There are many evidences of a pre-historic race having inhabited this country long before the advent of Europeans upon this continent. Upon many of the hilltops there are to be found the remains of stone structures, circular in form, which seem to have been used either as a watch tower or temple for sun worship, maybe for both purposes. Is it to be wondered at that these primitive inhabitants should worship the sun, to them the great creative power, their darkened minds not having risen to a comprehension of the Invisible,—"Him who kindled and who quenchest suns." Upon many of the jutting cliffs are remains of what were undoubtedly fortresses, constructed so as to overlook the valley below and exterior defenses which commanded all approaches.

A short distance below Greenback Creek are the remains of an immense ruin on the mesa or plateau. The walls of this ruin are yet standing to the height of six or eight feet and are covered with debris. This structure was built of gypsum; a large deposit of which underlies the country in the neighborhood, cropping out when the upper covering has been eroded sufficiently either through the action of wind or water. Several irrigating canals can be traced which must have required no mean engineering skill to bring the water to the top of the table lands. Along the small streams in the vicinity are marked out in cobble stones long stretches of connected enclosures that must have been rooms of houses. Some of these houses are as long as half a mile, though narrow. Here in the long past must have existed the inhabitants of a populous city. The washings of centuries have mostly covered these antique dwellings until the sites now are but slightly marked on the edges of the lowest plateau. Some very interesting remains, evidencing that there have been here an ancient people, are to be found to the south a few miles from Armer Post office.

Far up a narrow canon and reached only after an exhaustive climb, a number of cliff dwellings are found. They are all constructed after much the same plan. In the contact between the sandstone stratum and more ancient formation which underlies it, several large caves have been worn out by action of wind and water. Across the wide mouth was built a wall of cement, somewhat the shape of an open oyster shell, and the interior was divided off into rooms by partition walls of the same material. The manner by which the primitive inhabitants entered their dwellings was by means of a ladder or notched stick or log, up the face of the cliff maybe fifteen or twenty feet to the level of the roof, then through a hole in the roof by drawing up the ladder and placing it down this aperture, a descent could be made into the dwelling, then by letting down and fastening the trap door and removing the ladder all would be secure against external foes. Nothing short of heavy ordnance would prove effective against these fortified dwellings, even up to the present day. The largest cave of this group is about one hundred feet long, by forty feet deep, and twenty feet in height at the face; there were within, some dozen rooms arranged upon three floors; the floors were of neatly dressed cedar logs upon which were laid, crosswise and close as they could be together, ribs of the giant cactus, and upon these, flags and a clay dressing. The woodwork in these caves is in an excellent state of preservation, the condition for preserving relics of a long past era could nowhere be found nearer perfection.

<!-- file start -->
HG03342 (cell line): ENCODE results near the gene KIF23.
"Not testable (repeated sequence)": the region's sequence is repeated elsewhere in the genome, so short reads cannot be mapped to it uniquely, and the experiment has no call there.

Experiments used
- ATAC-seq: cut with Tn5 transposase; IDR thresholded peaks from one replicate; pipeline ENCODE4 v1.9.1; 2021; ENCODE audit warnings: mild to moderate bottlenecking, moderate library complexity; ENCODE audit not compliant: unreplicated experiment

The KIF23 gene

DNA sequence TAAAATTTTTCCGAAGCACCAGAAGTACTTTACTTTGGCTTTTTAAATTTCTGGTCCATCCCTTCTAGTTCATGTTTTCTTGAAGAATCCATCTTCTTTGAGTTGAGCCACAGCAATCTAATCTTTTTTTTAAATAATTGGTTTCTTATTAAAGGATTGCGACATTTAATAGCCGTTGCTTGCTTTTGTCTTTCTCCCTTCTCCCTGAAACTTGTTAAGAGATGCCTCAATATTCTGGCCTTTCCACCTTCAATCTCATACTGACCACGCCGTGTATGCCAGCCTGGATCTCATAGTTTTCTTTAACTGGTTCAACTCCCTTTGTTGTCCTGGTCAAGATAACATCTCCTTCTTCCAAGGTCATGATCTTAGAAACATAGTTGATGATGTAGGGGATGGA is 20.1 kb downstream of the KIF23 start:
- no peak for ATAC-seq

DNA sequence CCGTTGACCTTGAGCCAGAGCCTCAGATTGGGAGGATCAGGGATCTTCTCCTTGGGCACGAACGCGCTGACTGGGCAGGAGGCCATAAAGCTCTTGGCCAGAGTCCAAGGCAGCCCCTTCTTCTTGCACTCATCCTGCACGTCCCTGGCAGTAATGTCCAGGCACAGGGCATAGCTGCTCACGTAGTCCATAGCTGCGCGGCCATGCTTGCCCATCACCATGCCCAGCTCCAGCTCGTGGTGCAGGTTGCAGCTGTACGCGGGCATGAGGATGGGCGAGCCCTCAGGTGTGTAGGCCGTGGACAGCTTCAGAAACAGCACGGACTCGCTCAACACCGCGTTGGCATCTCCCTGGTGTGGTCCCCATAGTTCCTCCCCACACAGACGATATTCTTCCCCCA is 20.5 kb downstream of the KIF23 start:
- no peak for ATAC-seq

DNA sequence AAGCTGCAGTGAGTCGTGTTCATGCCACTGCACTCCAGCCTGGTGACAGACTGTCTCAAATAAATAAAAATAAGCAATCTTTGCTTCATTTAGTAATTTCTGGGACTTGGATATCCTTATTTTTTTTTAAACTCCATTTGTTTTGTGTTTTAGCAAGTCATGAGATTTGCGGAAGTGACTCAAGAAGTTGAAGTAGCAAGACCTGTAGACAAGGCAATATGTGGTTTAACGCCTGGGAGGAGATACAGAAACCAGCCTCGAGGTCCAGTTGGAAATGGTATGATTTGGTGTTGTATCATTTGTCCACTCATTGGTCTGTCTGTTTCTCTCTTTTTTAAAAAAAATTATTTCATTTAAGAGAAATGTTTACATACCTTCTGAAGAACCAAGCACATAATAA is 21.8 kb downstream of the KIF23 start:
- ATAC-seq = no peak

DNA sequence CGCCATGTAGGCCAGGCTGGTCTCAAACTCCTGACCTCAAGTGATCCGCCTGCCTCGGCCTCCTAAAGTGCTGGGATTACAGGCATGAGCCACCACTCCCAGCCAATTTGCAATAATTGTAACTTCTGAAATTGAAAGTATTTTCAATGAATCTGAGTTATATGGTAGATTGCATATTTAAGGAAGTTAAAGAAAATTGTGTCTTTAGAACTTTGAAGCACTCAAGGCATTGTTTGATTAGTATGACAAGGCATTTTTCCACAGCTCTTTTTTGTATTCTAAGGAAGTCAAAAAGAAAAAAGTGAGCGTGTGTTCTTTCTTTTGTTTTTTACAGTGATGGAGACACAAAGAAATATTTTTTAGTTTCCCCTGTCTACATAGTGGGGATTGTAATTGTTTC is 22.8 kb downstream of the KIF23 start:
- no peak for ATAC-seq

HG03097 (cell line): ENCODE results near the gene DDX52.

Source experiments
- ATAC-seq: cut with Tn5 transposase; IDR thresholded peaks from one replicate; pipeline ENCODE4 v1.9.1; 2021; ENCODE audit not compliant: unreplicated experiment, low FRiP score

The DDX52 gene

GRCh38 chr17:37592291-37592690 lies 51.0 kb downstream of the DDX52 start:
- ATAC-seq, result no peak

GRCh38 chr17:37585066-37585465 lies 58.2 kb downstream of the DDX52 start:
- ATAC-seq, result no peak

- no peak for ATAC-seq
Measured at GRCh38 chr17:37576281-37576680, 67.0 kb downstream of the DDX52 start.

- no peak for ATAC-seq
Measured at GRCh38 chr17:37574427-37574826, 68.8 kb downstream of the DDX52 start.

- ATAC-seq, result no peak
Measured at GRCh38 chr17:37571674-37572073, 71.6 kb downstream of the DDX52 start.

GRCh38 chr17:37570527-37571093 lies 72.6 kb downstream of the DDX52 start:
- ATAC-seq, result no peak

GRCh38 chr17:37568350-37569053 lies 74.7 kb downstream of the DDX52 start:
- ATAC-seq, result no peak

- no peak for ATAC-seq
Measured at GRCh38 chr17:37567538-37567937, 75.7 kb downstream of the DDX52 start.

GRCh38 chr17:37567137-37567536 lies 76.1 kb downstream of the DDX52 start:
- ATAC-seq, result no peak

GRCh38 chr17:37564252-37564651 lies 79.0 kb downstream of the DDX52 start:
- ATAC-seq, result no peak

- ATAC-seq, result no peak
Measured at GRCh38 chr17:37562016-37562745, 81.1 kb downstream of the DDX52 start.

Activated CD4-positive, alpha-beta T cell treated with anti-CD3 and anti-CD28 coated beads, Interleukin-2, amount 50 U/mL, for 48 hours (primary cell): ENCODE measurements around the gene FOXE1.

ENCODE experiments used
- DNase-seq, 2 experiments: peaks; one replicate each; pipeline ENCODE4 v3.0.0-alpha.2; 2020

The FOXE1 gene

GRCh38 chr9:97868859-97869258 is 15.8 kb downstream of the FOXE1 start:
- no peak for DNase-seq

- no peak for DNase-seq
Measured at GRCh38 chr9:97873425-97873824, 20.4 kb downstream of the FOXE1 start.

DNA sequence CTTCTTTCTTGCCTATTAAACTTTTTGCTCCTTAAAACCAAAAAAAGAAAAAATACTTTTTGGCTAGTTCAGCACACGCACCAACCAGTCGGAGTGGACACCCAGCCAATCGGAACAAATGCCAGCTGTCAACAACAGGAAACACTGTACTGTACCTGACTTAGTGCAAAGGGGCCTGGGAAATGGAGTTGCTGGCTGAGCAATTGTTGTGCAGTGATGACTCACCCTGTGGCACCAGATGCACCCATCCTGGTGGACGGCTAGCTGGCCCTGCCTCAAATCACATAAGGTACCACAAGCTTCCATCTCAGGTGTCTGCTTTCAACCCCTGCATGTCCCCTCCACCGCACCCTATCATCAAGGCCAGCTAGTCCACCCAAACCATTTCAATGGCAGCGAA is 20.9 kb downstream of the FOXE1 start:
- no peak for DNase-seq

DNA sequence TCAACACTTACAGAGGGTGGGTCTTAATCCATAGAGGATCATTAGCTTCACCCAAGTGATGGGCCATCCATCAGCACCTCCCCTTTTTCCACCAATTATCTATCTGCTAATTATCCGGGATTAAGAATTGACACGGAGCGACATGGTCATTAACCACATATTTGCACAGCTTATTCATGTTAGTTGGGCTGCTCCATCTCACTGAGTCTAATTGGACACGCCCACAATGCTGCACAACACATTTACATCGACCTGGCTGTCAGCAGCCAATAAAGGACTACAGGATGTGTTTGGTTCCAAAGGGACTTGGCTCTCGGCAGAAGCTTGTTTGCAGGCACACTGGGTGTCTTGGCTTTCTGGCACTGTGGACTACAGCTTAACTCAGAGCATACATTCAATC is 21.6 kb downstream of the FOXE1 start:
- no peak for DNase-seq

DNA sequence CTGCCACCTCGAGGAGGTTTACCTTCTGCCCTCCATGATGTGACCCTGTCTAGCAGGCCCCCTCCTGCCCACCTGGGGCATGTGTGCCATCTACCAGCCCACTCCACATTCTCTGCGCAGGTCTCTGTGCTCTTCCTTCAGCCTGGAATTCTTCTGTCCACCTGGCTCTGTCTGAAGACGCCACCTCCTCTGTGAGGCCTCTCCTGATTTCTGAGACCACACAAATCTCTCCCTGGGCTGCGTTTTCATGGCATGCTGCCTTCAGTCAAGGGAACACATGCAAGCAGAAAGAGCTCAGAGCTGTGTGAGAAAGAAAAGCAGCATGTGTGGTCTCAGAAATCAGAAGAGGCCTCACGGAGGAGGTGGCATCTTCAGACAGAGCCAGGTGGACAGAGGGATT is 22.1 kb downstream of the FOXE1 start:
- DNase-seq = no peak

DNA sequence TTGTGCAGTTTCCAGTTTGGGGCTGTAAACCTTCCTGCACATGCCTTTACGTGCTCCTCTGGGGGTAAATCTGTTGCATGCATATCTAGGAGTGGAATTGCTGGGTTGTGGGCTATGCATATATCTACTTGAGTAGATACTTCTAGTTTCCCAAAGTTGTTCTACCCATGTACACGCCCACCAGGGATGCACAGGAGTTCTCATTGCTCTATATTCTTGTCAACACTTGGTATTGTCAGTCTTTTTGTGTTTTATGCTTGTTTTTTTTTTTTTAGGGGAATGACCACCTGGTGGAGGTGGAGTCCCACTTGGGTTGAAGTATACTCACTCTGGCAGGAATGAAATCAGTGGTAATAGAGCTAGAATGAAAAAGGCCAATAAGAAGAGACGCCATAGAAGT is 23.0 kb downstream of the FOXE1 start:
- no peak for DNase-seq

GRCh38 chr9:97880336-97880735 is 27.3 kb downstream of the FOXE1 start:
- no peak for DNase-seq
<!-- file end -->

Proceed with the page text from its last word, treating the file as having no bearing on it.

The climate is free from humidity and through the long lapse of ages not a drop of moisture has reached the interior of these caves. The probability seems to be that they were used as a place of refuge, a denier resort by those people who cultivated the valleys, and these fortresses were kept victualed and guarded so that on the approach of a foe too strong for them to encounter in the open field, the inhabitants withdrew into these strongholds until the storm of invasion should pass on.

The mountain scenery of this county is very grand and fully equal to that of Switzerland which has been the theme for ages of the historian, the tourist and the poet. The schools are good and well attended, showing that education is not neglected by her energetic and prosperous people. The churches, also, are well attended and supported. When Gila was first created a county organization (1881), there was not a single church within its boundaries, though the Latter-day Saints (Mormons) held meetings in private houses. Since that time many of the different denominations have erected houses of worship, until the religious requirements of the people are fairly well attended to. There are some thirty-three public schools within the county, employing about forty competent teachers. At Thatcher is located an academy maintained by the Mormon Church organization; so a fair business education can be obtained by every child without leaving the Gila Valley.

The secret orders are ably represented and have many valuable buildings and their humanizing influence, as always, has a powerful effect for the good of society. The most prominent are, perhaps, in about the order named: Masons, Odd Fellows and Elks. Of benevolent societies the A. O. U. W. stands prominent. There are two weekly papers published at Globe and both seem to be doing well. Assessable valuation of property of this county for 1903 amounted to $1,541,924.

Source: The History of Arizona: From the Earliest Times Known to the People of Europe to 1903 By Sidney Randolph De Long, Arizona Pioneers' Historical Society Published by The Whitaker & Ray company, 1905